X
X

Afghanistan: NDN Finding Reverse Gear

An Afghan border guard stands on the Freedom Bridge, linking Afghanistan to Uzbekistan and serving as the main rail link and vehicular crossing point between the two countries. (Photo: Petty Officer 1st Class Mark O’Donald/US Navy)

It would seem that the Northern Distribution Network, the main supply line for US and NATO forces in Afghanistan, is soon to become a two-way street.

Commercial logistics companies operating on the NDN are on standby to start moving non-lethal freight out of Afghanistan as soon as the end of this year, according to transport industry insiders.

The NDN -- a network of road, rail and air routes that traverses Central Asia states -- came into being in early 2009. It was developed as an alternative to a Pakistani supply line that had become increasingly vulnerable to ambushes. Despite higher transit costs, the NDN carries close to 75 percent of all non-military items bound for Afghanistan. In addition, more than 60 percent of Coalition Forces’ fuel needs are transited through Central Asia. Pakistan’s decision to close another supply route means that the NDN’s strategic importance is only going to grow in the coming months.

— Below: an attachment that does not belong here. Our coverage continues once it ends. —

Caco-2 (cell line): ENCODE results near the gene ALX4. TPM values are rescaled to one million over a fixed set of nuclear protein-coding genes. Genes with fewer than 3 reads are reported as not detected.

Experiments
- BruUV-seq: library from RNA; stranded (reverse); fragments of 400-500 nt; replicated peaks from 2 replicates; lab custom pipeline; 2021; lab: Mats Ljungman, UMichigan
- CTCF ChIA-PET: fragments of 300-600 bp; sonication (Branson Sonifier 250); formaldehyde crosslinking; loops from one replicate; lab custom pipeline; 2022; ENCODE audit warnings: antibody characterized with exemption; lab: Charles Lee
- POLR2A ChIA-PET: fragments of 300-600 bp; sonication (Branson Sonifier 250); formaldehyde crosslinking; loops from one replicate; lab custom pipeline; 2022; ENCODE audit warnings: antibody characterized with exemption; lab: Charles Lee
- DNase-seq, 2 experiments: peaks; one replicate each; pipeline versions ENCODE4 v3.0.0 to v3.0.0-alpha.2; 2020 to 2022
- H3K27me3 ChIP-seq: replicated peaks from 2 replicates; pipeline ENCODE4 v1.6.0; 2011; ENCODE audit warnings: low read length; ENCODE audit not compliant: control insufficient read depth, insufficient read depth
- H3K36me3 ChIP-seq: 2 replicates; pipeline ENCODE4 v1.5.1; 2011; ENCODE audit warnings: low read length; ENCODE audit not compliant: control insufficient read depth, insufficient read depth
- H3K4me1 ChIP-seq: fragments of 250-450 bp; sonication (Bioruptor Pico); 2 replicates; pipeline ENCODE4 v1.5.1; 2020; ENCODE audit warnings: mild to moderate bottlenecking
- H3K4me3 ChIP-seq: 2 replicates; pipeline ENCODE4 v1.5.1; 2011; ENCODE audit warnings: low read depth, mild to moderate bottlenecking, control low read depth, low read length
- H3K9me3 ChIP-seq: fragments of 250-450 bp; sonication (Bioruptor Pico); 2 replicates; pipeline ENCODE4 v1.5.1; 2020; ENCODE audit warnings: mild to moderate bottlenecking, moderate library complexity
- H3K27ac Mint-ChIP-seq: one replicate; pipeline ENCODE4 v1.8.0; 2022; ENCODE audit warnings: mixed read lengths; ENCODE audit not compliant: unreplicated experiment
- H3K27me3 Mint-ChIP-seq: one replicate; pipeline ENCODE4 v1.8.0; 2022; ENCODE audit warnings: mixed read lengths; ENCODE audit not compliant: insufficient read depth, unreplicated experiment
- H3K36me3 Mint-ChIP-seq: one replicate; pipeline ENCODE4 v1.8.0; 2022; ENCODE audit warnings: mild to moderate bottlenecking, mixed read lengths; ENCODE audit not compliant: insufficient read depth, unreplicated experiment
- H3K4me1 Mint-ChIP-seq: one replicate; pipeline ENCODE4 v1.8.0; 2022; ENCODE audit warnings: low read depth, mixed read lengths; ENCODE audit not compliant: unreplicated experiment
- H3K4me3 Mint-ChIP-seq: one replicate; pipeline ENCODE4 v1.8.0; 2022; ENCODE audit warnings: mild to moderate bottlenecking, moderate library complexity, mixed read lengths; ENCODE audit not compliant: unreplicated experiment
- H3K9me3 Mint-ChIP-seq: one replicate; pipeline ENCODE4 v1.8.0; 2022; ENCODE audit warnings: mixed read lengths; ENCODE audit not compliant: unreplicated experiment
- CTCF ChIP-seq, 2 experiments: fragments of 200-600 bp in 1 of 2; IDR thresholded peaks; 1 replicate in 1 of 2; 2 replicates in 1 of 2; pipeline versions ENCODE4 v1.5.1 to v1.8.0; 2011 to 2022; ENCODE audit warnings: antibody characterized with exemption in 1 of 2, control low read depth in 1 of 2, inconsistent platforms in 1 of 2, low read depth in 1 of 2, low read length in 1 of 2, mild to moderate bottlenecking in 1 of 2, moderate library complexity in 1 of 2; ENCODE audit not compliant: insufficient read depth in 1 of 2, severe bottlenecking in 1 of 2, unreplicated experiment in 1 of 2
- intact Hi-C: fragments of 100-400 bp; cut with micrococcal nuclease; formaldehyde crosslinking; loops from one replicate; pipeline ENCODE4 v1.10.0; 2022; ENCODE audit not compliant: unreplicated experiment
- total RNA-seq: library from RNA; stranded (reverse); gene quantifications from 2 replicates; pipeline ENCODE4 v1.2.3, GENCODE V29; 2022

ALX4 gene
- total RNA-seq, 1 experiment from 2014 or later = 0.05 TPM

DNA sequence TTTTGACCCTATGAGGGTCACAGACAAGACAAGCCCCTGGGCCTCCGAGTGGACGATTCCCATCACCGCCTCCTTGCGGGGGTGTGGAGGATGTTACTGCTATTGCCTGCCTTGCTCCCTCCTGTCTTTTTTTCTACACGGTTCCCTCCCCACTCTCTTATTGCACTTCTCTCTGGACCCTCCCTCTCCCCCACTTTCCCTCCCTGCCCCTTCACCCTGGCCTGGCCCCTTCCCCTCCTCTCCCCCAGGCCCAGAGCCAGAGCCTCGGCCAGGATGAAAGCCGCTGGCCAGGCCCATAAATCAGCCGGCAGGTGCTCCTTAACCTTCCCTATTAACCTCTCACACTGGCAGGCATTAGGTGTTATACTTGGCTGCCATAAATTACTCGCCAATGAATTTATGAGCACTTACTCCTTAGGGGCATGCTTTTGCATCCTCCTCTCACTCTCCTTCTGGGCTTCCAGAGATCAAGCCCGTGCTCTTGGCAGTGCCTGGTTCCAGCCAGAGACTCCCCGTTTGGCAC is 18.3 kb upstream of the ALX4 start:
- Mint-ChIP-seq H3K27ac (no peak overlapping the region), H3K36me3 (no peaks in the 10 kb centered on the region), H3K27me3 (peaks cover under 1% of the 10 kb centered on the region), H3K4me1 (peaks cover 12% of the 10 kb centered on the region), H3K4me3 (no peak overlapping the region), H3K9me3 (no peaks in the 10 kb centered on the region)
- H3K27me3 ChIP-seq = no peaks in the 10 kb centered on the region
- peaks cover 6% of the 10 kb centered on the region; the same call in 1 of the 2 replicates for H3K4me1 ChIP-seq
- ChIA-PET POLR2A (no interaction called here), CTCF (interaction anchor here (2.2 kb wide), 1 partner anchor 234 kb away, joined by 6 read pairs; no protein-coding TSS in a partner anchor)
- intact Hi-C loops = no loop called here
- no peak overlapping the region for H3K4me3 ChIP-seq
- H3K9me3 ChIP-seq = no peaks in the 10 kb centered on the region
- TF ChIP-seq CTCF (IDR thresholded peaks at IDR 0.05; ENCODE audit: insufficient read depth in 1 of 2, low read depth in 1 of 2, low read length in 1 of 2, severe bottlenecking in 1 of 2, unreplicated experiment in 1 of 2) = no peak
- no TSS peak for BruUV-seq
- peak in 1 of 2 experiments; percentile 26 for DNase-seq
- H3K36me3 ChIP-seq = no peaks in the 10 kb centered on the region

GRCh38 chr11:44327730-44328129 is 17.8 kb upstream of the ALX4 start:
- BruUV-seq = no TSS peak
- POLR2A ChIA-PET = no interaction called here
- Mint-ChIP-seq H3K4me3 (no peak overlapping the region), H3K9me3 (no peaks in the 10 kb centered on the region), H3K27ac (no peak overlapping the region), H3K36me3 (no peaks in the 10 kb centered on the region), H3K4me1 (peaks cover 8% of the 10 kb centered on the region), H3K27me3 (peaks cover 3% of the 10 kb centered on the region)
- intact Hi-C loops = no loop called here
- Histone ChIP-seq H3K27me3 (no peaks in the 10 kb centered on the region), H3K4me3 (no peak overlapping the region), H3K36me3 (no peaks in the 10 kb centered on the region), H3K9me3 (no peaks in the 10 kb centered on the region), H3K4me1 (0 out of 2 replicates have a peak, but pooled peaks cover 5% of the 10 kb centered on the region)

To read the full story

Deirdre Tynan is a Bishkek-based journalist specializing Central Asian affairs.

Afghanistan: NDN Finding Reverse Gear

1 / 1
X
> <